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Sat, Aug. 17

‘Pacific Rim: Uprising’ falls flat

Pacific Rim: Uprising

Pacific Rim: Uprising

Here's a continuation of the mildly successful original Pacific Rim. To some extent it would help to have seen the original since this version feeds off certain elements: like the brain from the invading monsters; a leftover character (now John Boyega) and of course the fighting robots. Not having an in depth plot held a certain attraction: there was more time for action.

Boyega plays the hero-who-doesn't-want-to-be-a-hero Jake Pentecost. He meets up with the scrappy adolescent Cailee Spaeny's character Amara who is a self-taught robot-builder and pilot. She built a smaller version of the large fighting robots called “jagers.” Spaeny has spunk and spirit. You just start to care about her as she's reliving the memory of her parents being killed during the first movie. But it stops there. So much could have been done to develop her character through the interaction with other cadet pilots, or how she developed her piloting and technical skills. There's even friction between her and another cadet over Spaeny's rapid inclusion into the pilot training program.

Boyega has some friction of his own. First, he doesn't want to be reenlisted but does so to avoid jail. Second, there's friction with Nate Lambert (Scott Eastwood) because Eastwood dedicated himself to the cause and Boyega gave it up. Newt (Charlie Day), who had a mind-meld with one of the invading monsters in the first movie, keeps his character going in this version. Although this time he capitalized on his mind-meld and is now high up in the private corporation called Shao who just happens to make unmanned versions of the jager. But he still seemed like a weasel. The Shao Corporation is headed by Liwen Shao (Jing Tian) who you may recognize from The Great Wall. I liked her in The Great Wall and she does well with what she has to work with in this film. Still, again, much underdeveloped.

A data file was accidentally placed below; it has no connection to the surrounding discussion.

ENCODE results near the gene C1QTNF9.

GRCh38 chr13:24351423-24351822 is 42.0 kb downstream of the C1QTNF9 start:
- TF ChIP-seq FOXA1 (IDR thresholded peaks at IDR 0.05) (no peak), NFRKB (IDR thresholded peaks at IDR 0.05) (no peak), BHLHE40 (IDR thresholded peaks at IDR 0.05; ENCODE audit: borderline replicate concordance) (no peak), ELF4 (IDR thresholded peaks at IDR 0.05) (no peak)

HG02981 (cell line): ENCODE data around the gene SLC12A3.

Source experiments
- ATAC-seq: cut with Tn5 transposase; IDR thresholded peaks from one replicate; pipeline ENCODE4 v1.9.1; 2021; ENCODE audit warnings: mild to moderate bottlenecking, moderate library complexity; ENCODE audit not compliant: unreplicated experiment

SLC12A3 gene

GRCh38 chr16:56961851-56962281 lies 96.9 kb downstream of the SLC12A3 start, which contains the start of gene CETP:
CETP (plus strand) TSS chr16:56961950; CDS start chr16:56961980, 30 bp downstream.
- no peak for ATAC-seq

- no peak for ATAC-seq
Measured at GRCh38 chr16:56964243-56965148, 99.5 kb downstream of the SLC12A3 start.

I keep mentioning how underdeveloped these characters are because it seems like the movie is trying to include a human side, someone to care about and get you involved. It fails miserably. The first movie was simply an action flick: you had monsters, you had large, fighting robots and the two fought for an hour and a half. Simple. It worked. There were so many ups and downs during the film I actually fought off sleep at some points. There was light comedic banter that injected some much needed energy. And although I don't study or care who is in the films I see, I see them solely for their entertainment value. So I didn't know Scott Eastwood was even in the film at first. But as his character spent more time on screen I kept having a sense of deja vu. See if you spot his one liner that tickles your memory cells and brings a flash of his dad, Clint Eastwood. I hope to be seeing more roles for him later.

The graphics were good. The fight scenes were well done. The city destruction was well played. Can't say that I've seen a skyscraper thrown at a monster before. As an action film, the action was spaced too far apart. As a drama it simply fails. The movie is rated PG-13 for the fight scenes and runs about 111 minutes. I'll give it 2 out of 5 Miners.


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